The Marchese looked at this with eagerness, stooping down to view it more intensely. O God! cried he, as he stood upright, and raised his hands to Heaven: Poor child! Unhappy niece! Do I meet thee here! What a painful joy to find thee, whom we had long lost hope of; to find this dear frame, which we had long believed the prey of fishes in the ocean, here preserved, though lifeless! I assist at thy funeral, splendid in its external circumstances, still more splendid from the noble persons who attend thee to thy place of rest. And to these, added he with a faltering voice, so soon as I can speak, I will express my thanks.
Tears hindered him from saying more. By the pressure of a spring, the Abbé sank the body into the cavity of the marble. Four Youths, dressed as the Boys had been, came out from behind the tapestry; and lifting the heavy, beautifully ornamented lid upon the coffin, thus began their song:
Well is the treasure now laid up; the fair image of the Past! Here sleeps it in the marble, undecaying; in your hearts too it lives, it works. Travel, travel, back into life! Take along with you this holy Earnestness;for Earnestness alone makes life eternity.
The invisible Chorus joined in with the last words: but no one heard the strengthening sentiment; all were too much busied with themselves, and the emotions which these wonderful disclosures had excited. The Abbé and Natalia conducted the Marchese out; Theresa and Lothario walked by Wilhelm. It was not till the music had altogether died away, that their sorrows, thoughts, meditations, curiosity again fell on them with all their force, and made them long to be transported back into that exalting scene.
The woman is perfected.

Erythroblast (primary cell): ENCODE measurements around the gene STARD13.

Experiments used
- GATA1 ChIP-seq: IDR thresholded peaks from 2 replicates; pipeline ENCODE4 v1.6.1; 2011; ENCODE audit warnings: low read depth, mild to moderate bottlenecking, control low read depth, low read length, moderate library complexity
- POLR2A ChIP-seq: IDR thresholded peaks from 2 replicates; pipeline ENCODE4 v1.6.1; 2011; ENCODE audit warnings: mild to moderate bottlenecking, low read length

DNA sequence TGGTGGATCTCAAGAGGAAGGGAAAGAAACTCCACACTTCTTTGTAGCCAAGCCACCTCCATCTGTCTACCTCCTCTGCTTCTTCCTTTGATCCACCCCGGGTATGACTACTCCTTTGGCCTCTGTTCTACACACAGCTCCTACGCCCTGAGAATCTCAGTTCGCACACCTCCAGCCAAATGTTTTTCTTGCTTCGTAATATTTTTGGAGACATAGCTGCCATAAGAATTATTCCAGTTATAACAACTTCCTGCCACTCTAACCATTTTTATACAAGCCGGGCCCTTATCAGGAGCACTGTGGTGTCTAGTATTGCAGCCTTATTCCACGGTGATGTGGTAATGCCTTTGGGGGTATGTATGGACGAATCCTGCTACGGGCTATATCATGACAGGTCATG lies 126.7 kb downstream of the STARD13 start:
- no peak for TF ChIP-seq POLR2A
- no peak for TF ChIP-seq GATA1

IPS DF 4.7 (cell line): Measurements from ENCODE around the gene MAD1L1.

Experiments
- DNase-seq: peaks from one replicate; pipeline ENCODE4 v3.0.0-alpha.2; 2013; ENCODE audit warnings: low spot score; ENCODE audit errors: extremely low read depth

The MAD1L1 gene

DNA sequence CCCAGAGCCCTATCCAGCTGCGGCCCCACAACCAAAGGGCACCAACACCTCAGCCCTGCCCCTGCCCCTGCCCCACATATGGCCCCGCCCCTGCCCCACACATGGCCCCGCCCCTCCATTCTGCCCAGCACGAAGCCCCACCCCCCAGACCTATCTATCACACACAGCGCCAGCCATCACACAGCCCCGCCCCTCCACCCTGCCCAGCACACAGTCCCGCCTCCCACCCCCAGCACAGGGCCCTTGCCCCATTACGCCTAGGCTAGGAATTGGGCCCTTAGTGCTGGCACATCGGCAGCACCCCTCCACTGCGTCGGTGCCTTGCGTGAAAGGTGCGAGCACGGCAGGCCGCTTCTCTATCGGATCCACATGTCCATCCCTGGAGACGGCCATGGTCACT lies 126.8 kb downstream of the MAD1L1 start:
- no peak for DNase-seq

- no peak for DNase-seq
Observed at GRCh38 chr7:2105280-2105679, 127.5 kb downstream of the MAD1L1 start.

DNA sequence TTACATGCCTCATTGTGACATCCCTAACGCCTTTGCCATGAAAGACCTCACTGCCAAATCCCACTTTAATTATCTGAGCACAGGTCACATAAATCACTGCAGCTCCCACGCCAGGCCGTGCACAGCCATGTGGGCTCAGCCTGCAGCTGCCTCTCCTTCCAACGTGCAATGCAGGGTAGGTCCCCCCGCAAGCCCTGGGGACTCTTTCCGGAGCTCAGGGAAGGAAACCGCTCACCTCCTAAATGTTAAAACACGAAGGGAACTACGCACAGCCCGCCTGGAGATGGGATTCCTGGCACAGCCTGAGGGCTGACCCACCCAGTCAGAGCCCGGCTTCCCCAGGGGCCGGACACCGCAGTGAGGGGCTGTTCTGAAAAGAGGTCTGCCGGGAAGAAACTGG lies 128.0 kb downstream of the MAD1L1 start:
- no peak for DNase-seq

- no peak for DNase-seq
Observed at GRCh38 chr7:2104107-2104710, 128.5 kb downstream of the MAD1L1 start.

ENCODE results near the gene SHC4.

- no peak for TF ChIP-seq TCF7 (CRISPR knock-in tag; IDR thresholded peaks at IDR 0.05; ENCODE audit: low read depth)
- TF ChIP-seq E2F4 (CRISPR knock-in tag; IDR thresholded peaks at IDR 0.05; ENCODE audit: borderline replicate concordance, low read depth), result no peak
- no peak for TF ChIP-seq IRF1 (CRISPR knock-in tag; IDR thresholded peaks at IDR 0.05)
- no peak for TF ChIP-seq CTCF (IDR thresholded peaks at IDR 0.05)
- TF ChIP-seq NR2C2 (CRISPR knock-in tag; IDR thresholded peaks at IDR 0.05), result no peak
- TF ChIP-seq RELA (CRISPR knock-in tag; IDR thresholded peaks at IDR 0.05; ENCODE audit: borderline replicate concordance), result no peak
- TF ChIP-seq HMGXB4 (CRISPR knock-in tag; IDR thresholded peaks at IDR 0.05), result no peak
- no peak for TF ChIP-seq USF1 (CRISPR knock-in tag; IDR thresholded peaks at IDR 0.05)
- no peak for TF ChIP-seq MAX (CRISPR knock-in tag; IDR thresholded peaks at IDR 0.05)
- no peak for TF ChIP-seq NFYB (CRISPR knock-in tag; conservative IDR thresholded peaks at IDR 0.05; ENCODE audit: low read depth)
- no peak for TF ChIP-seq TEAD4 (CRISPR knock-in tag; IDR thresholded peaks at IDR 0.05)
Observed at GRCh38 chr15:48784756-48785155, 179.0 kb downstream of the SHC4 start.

The perfect woman's Greek garb reminds the reader of the ruins of "The Colossus". The poet achieves mastery over the intellect and the elements of form, but this "accomplishment" is rigid and corpse like. It serves the Ahrimanic double--the "Daddy Doppelganger". This perfection requires union with the forces of Death. Here the Moon is a feminine death mask, the white bone of the skull (or "Golgotha"-the place of the skull).Plath perceives the Moon as carving out sounds from the blackness of death consciousness. Bone indicates the complete mineralization of the Life force.
The mechanization of the Ahrimanic double leads to Death and a cessation of
Will. The motionless feet indicate the loss of Will.
The garden imagery indicates that this hardening and Death is only a part of a larger cycle. Nature forces retract in order to prepare for something new. Plath's creative energies return into her being:
"She has folded
Them back into her body as petals
Of a rose close when the garden
Stiffens and odors bleed
From the sweet, deep throats of the night flower."
The "bleeding odors" are the physical traces of Sophia/Plath's soul and spirit moving into the ideal realm or the Spiritual-Archetypal world. What is left behind is the dead Double or Doppelganger like a discarded shell or cocoon. Just as the intellectual, scientific, materialistic world view is the discarded petrified remains of the Goddess Sophia. The true Sophia lives in the minds and hearts of those who unite with the world's creativity. In Goethe's words:
"Well is the treasure now laid up; the fair image of the Past! Here sleeps it in the marble, undecaying; in your hearts too it lives, it works. Travel, travel, back into life! Take along with you this holy Earnestness;for Earnestness alone makes life eternity. "
Poussin "The Assumption"
Table of Contents / Daddy / Cut / The Thin People / I Am Vertical / Bee Poems / November Graveyard / Mirror / Apprehensions / Eyemote / Guestbook / Lady Lazarus / Links/ In Plaster / Mirror / Black Rook in Rainy Weather / Mary's Song / Getting There / Ariel / Fever 103 / Elm / The Moon and the Yew Tree / The Bee Keeper's Daughter / Firesong / Lorelei / Stings / The Bee Meeting / Burning the Letters / Words